approach should use? caller: he should not make america look weak, which is what he is doing. host: baltimore, up next. we are asking about the president's foreign policy. subtle and strategic or weak and naive? caller: i think he is subtle and strategic. i am concerned about the earlier caller said -- and said that force is the american way. that is horrible. we should be able to compromise, talk with each other, and except differences. -- accept differences. for americans to be that forceful, i am more scared of them then i am of what others can do to us. host: when you say that we should be trying to talk, talk about the president's speech that he is making on tuesday. what are you expecting to hear from the speech and how does that apply? caller: i do not want him to go to war. unfortunately that is a big part of life sometimes. you have to use of force. i think it he has discussed this for awhile with us. the previous administration has gone in without talking. if i know that i have to use force sometimes, it can be necessary, but i think that the way that the president did it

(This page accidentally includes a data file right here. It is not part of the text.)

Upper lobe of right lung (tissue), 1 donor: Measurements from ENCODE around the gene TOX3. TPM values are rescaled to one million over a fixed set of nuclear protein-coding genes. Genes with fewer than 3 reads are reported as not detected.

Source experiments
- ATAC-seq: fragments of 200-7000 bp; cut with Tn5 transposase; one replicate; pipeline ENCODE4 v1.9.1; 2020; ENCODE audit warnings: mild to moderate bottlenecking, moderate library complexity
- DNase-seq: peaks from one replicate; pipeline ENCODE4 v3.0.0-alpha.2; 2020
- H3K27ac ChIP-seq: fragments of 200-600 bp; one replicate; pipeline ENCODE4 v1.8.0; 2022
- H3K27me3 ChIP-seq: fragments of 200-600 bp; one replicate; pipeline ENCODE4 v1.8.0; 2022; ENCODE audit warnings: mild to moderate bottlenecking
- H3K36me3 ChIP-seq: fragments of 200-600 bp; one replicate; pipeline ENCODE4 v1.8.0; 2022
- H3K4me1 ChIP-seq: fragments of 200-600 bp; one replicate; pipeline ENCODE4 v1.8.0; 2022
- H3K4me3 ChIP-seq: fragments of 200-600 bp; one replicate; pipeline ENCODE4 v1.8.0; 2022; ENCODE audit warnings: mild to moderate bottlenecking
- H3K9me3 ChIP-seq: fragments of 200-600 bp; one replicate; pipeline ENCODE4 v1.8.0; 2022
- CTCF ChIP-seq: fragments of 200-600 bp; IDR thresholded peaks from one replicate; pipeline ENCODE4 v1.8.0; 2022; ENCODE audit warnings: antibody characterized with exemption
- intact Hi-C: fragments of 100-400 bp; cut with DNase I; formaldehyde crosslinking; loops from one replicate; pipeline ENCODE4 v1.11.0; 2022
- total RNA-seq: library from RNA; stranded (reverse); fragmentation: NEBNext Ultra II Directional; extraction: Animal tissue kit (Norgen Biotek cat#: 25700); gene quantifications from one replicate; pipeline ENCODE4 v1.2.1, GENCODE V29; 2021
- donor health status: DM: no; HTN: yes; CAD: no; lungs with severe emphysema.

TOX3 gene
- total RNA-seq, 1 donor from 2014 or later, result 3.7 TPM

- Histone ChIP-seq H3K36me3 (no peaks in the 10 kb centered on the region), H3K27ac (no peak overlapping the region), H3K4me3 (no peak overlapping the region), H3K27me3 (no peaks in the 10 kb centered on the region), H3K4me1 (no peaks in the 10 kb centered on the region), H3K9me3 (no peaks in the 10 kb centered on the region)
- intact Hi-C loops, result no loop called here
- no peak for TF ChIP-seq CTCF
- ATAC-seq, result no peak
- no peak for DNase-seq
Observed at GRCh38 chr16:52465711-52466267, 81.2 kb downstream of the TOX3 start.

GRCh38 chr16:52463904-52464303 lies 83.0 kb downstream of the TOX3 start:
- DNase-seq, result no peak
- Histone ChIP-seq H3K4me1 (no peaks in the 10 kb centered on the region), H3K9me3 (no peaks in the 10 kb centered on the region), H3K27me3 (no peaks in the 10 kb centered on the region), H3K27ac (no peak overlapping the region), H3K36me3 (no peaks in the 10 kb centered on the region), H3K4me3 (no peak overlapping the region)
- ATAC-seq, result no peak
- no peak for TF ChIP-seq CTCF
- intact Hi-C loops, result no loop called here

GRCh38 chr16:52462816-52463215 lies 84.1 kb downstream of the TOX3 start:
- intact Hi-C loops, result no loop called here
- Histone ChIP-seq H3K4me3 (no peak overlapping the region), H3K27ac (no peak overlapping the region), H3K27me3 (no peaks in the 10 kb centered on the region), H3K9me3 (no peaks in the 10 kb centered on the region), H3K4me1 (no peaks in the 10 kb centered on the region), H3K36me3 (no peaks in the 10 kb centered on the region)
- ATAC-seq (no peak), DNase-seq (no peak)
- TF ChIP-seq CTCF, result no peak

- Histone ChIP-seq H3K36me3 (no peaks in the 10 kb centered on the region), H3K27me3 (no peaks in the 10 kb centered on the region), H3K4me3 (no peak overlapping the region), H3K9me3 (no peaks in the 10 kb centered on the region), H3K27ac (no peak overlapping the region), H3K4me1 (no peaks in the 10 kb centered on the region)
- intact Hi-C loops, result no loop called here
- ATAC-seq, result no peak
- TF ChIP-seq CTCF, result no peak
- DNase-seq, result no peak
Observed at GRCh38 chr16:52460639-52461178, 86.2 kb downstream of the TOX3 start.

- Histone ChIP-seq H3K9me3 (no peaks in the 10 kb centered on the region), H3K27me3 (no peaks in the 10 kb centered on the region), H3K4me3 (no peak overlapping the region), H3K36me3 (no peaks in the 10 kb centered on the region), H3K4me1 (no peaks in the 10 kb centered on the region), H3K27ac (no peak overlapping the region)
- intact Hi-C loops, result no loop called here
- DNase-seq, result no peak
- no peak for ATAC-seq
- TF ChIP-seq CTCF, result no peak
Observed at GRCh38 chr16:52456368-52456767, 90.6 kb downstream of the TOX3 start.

general motors and chrysler? governments don't own big companies in america. what ruptured? what ruptured is the concern that there is way too much in spending and to be fair, it's not the president's fault. but when you say -- and the combined the billions of dollars, there is one huge massive spending and as a stimulus package. . >> what happens is the republican party has a lot of troubles. we put on the brakes and send a missile. that was to park. -- that was too far. many private people said there will be a bill and we're better off negotiating in good faith because there is going to be a bill. what is going to happen is this possibility, which is the a.m .a is there because they thought they would get a deal. if it does not get fixed, i do not know where they will be. hospitals are there because they said they would have 9066%6% coverage. >> why do you think the industry support did not translate into republicans support? >> we're down to 170 boats. at 177 votes, the sport gentleman in new orleans. ok, we could lose that seat. at 177 seats, there are not a lot of seats you can lose.